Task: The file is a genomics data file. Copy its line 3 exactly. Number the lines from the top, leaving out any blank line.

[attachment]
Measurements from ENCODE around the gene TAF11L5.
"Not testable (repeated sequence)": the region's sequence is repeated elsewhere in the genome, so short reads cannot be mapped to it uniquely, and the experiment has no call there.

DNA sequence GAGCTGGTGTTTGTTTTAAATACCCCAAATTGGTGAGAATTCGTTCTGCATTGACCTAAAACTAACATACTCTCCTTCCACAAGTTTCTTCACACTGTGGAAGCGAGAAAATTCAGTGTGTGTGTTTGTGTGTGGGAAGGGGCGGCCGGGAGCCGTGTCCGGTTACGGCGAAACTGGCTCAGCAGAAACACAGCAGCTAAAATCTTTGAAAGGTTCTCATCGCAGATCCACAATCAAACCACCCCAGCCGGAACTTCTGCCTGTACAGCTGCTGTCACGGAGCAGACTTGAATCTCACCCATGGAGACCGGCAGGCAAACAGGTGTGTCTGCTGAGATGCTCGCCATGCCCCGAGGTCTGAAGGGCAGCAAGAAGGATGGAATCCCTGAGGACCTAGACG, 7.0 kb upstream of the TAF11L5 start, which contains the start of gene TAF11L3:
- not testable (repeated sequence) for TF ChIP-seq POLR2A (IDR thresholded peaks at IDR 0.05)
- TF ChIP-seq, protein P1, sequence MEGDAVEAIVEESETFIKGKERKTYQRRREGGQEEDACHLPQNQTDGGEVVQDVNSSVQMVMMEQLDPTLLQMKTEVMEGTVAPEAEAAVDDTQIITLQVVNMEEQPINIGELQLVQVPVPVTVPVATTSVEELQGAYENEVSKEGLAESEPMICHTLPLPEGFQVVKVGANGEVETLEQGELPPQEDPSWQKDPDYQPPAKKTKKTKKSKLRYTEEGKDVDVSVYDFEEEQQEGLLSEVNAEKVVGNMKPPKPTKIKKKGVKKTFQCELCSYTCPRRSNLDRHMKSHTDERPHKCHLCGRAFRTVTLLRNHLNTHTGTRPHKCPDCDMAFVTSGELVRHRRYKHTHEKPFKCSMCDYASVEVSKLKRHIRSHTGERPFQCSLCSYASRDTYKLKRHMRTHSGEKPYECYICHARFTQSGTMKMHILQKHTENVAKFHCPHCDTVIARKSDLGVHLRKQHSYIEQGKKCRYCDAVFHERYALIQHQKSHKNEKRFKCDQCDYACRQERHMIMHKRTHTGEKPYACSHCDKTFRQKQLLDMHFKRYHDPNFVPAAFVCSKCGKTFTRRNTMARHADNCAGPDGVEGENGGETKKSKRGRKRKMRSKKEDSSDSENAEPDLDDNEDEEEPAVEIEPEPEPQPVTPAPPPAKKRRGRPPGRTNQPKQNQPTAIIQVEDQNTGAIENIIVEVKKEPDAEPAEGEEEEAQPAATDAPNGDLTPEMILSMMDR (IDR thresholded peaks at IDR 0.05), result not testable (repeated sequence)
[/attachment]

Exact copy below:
DNA sequence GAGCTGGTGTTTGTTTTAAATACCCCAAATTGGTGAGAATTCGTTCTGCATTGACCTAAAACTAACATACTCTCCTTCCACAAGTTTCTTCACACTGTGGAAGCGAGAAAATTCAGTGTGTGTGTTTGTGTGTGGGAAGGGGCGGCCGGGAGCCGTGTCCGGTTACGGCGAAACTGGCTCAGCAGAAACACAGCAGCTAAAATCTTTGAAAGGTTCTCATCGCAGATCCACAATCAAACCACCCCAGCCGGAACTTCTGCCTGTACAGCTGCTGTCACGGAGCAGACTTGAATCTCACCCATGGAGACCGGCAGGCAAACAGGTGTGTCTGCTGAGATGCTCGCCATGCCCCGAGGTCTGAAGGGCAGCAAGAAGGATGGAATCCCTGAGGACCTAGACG, 7.0 kb upstream of the TAF11L5 start, which contains the start of gene TAF11L3: